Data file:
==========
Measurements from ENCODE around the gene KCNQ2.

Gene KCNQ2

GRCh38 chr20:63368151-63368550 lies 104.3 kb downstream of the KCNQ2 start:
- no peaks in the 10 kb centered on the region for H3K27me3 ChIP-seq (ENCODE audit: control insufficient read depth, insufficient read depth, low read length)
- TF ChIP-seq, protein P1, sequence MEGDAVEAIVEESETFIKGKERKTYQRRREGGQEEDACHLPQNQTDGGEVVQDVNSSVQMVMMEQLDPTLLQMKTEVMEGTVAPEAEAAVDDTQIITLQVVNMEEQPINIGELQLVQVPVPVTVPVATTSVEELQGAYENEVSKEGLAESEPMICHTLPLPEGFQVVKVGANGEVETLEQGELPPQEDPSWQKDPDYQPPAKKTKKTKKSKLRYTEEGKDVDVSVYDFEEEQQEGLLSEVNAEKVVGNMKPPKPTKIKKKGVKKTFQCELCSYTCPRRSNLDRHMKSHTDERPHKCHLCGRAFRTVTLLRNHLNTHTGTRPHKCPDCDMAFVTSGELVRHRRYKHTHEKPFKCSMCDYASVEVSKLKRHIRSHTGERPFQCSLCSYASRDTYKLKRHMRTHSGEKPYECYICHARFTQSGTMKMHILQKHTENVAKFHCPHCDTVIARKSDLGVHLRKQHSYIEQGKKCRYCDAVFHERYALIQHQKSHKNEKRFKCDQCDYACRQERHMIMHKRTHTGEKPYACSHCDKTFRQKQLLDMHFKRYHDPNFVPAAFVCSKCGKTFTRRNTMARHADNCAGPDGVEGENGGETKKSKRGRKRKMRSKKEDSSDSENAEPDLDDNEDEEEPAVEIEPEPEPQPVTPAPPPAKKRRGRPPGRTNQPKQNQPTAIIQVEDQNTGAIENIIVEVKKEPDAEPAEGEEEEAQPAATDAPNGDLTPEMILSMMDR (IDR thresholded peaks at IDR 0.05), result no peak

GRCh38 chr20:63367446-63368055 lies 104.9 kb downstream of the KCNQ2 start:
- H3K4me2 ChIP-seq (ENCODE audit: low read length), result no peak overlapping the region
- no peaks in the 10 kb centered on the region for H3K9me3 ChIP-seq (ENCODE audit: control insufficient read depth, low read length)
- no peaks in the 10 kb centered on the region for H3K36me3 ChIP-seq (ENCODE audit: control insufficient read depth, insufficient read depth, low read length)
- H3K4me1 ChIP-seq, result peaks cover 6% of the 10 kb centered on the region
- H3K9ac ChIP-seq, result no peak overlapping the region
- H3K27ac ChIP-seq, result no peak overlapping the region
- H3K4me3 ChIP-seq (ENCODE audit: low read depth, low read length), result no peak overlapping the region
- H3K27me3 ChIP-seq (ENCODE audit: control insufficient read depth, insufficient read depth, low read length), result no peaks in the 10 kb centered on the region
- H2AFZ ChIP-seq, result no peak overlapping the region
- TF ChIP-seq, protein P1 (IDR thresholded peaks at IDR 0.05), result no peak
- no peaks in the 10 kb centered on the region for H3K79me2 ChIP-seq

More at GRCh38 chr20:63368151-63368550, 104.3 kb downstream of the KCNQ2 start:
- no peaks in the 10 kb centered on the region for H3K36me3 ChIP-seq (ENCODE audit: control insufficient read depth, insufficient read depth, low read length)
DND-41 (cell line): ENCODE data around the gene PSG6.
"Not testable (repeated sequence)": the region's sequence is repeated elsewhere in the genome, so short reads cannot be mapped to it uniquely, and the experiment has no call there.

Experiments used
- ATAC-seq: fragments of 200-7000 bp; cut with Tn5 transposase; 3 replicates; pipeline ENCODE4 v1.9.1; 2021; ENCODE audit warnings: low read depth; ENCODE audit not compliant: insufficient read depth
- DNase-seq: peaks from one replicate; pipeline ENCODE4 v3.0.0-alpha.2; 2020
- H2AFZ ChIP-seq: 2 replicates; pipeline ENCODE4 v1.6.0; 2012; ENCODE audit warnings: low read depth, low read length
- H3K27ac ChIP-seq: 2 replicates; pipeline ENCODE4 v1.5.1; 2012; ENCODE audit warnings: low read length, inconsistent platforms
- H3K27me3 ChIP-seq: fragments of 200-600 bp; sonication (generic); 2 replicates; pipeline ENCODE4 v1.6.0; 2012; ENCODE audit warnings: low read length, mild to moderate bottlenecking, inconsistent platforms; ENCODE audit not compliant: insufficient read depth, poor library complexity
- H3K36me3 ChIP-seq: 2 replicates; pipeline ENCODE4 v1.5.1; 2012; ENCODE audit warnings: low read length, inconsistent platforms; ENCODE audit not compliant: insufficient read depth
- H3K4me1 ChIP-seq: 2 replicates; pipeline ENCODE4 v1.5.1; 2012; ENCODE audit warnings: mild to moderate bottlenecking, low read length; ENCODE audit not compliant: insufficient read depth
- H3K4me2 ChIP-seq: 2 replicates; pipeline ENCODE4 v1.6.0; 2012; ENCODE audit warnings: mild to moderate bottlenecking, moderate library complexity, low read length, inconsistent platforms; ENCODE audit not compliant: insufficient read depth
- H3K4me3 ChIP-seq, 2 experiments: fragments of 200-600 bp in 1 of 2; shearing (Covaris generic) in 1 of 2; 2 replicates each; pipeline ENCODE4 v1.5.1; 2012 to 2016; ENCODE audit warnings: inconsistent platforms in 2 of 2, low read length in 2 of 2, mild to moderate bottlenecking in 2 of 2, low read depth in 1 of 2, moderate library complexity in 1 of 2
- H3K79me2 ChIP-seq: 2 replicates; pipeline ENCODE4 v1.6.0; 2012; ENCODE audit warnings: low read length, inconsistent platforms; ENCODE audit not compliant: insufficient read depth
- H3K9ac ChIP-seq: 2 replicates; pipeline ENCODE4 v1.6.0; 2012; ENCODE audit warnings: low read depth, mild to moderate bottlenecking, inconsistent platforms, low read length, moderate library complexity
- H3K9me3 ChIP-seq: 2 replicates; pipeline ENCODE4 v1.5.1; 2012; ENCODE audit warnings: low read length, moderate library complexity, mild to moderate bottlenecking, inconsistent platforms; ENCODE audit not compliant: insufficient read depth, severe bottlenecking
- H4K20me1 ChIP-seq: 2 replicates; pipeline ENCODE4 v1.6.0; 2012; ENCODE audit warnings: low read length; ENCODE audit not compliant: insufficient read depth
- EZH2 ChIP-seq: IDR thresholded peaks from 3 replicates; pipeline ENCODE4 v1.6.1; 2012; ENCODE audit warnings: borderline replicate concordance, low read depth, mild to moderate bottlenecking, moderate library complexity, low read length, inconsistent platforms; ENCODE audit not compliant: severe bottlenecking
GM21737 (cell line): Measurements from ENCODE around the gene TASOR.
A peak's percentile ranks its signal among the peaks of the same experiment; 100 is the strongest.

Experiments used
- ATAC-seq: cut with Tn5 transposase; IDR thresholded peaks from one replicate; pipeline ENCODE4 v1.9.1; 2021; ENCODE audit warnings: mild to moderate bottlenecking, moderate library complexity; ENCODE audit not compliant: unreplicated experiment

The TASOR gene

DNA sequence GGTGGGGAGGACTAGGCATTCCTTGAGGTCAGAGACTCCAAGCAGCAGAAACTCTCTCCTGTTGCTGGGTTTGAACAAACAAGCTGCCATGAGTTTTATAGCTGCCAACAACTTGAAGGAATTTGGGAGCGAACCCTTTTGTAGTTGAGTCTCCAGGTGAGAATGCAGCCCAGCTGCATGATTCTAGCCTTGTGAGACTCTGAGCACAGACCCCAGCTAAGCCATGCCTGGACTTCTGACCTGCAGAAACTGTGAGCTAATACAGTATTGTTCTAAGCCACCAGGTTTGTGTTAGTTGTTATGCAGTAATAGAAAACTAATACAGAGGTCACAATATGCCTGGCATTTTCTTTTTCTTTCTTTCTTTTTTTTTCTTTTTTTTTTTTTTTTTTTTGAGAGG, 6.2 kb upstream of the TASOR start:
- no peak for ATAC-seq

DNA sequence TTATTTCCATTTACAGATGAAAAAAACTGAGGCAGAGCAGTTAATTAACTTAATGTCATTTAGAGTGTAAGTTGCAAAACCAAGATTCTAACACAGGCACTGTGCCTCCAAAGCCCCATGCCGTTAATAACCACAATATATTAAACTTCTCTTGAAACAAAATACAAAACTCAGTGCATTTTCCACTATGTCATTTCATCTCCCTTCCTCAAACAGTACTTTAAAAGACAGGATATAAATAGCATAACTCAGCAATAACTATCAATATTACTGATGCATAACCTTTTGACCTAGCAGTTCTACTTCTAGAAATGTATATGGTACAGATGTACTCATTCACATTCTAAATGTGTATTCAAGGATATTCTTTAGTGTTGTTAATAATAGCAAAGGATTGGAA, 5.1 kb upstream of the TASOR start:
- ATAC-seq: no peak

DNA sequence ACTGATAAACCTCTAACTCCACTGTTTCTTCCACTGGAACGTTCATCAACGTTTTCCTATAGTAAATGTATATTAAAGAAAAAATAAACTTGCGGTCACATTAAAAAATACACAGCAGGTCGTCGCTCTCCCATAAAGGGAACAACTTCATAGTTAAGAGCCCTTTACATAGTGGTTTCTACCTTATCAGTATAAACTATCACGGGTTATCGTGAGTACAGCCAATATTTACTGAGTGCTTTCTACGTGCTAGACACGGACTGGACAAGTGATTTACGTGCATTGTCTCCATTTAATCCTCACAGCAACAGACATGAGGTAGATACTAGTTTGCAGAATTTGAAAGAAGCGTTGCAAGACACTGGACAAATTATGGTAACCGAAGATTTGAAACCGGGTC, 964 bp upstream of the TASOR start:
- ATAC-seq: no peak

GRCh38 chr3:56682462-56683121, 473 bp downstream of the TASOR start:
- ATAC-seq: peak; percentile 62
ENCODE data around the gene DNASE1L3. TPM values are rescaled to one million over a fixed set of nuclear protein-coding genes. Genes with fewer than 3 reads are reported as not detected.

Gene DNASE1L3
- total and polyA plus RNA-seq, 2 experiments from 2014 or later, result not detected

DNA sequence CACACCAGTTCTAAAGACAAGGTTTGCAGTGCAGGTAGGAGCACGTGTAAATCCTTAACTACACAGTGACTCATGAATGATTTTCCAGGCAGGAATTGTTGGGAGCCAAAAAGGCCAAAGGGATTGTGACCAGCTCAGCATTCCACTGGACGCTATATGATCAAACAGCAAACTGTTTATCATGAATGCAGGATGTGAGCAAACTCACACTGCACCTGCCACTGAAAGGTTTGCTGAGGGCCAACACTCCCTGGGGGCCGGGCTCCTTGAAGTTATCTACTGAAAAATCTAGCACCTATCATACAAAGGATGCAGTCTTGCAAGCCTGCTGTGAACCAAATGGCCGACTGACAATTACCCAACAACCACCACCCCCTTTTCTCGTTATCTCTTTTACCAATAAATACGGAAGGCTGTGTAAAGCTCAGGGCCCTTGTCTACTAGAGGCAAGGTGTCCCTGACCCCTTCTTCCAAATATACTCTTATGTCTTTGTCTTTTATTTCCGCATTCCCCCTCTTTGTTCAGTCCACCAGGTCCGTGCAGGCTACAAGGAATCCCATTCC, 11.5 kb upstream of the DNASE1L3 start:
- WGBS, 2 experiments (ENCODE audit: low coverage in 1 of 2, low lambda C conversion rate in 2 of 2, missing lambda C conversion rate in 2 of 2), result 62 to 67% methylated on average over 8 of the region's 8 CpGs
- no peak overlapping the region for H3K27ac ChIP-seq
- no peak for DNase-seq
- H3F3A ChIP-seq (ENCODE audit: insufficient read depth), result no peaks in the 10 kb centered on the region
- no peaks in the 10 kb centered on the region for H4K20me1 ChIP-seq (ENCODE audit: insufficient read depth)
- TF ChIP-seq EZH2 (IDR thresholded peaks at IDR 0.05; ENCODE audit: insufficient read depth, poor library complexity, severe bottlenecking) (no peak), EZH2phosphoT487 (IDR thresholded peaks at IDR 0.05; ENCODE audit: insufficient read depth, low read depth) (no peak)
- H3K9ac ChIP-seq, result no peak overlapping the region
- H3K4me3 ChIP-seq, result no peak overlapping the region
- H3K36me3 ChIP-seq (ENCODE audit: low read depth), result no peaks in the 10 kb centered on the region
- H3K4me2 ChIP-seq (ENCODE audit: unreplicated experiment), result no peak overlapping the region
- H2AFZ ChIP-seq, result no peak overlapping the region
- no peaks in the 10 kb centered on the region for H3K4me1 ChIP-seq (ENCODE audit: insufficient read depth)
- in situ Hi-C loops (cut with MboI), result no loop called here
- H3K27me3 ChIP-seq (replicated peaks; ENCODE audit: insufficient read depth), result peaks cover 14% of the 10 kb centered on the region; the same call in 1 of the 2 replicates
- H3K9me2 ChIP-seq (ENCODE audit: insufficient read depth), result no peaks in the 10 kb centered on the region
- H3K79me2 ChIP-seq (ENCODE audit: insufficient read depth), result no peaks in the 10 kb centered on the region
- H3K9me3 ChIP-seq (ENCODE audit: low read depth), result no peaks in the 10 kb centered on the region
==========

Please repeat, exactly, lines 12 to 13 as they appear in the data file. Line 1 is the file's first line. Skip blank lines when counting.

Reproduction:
- H3K27ac ChIP-seq, result no peak overlapping the region
- H3K4me3 ChIP-seq (ENCODE audit: low read depth, low read length), result no peak overlapping the region